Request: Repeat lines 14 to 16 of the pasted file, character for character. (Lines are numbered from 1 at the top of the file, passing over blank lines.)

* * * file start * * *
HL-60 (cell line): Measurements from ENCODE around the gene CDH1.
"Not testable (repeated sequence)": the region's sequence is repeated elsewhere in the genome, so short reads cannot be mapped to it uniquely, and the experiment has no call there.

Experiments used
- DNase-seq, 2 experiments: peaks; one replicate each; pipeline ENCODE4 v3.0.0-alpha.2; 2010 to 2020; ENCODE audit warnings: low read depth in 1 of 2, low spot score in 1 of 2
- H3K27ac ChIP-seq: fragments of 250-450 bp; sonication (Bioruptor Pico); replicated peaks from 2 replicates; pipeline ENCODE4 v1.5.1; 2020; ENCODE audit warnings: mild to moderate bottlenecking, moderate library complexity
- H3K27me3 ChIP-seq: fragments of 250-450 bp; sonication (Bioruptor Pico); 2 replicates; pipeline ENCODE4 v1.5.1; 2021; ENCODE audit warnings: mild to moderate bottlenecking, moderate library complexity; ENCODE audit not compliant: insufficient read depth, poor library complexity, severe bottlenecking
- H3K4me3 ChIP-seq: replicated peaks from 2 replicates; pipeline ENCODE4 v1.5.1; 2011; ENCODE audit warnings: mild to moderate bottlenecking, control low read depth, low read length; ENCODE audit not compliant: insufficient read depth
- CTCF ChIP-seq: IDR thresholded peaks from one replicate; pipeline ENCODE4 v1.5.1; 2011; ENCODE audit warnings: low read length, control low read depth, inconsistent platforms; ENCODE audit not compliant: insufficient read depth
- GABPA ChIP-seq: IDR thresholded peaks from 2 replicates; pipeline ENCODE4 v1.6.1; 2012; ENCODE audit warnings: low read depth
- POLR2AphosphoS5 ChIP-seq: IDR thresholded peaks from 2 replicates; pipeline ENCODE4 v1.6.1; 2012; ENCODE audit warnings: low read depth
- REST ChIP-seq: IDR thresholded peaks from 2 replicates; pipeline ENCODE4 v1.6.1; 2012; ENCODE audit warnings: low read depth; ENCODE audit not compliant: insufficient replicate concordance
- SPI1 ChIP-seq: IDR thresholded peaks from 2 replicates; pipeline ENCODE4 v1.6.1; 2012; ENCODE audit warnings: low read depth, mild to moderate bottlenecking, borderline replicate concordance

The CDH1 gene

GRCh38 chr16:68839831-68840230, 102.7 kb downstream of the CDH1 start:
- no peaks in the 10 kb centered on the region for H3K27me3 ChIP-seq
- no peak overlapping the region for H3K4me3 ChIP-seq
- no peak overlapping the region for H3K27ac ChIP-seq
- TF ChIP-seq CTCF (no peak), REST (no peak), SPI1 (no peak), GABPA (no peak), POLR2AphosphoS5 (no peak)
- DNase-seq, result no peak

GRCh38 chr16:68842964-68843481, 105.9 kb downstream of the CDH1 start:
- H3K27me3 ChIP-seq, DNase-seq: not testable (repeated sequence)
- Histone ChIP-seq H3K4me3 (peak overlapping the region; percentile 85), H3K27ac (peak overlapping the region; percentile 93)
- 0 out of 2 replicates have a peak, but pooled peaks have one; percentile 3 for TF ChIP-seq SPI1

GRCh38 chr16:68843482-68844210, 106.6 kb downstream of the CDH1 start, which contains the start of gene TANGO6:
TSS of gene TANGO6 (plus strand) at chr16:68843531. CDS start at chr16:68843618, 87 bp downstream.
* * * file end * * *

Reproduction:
GRCh38 chr16:68839831-68840230, 102.7 kb downstream of the CDH1 start:
- no peaks in the 10 kb centered on the region for H3K27me3 ChIP-seq
- no peak overlapping the region for H3K4me3 ChIP-seq